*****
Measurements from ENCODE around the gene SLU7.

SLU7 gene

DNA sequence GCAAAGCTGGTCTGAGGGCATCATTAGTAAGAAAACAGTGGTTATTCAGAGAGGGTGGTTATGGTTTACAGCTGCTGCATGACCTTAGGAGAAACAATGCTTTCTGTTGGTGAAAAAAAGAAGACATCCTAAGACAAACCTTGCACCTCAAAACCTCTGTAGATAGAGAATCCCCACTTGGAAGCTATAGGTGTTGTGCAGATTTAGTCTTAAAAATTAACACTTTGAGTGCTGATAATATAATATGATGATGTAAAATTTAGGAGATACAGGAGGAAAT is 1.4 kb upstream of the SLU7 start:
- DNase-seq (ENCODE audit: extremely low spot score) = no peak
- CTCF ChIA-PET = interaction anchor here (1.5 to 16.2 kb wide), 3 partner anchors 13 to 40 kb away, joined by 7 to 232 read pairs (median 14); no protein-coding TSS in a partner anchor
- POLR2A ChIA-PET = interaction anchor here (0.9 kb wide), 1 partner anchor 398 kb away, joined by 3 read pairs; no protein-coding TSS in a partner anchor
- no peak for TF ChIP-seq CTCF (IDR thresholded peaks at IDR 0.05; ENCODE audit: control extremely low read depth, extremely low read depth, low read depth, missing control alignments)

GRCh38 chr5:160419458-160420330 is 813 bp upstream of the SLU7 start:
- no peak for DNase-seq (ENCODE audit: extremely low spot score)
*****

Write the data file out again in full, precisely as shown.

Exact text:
Measurements from ENCODE around the gene SLU7.

SLU7 gene

DNA sequence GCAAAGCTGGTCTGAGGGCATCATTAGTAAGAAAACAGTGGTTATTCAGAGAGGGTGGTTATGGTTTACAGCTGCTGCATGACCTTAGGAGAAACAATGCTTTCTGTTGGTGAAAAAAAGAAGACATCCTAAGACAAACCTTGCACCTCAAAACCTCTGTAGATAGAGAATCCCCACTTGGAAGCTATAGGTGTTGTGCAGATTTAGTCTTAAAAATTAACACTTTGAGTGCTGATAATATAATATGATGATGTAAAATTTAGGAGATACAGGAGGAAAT is 1.4 kb upstream of the SLU7 start:
- DNase-seq (ENCODE audit: extremely low spot score) = no peak
- CTCF ChIA-PET = interaction anchor here (1.5 to 16.2 kb wide), 3 partner anchors 13 to 40 kb away, joined by 7 to 232 read pairs (median 14); no protein-coding TSS in a partner anchor
- POLR2A ChIA-PET = interaction anchor here (0.9 kb wide), 1 partner anchor 398 kb away, joined by 3 read pairs; no protein-coding TSS in a partner anchor
- no peak for TF ChIP-seq CTCF (IDR thresholded peaks at IDR 0.05; ENCODE audit: control extremely low read depth, extremely low read depth, low read depth, missing control alignments)

GRCh38 chr5:160419458-160420330 is 813 bp upstream of the SLU7 start:
- no peak for DNase-seq (ENCODE audit: extremely low spot score)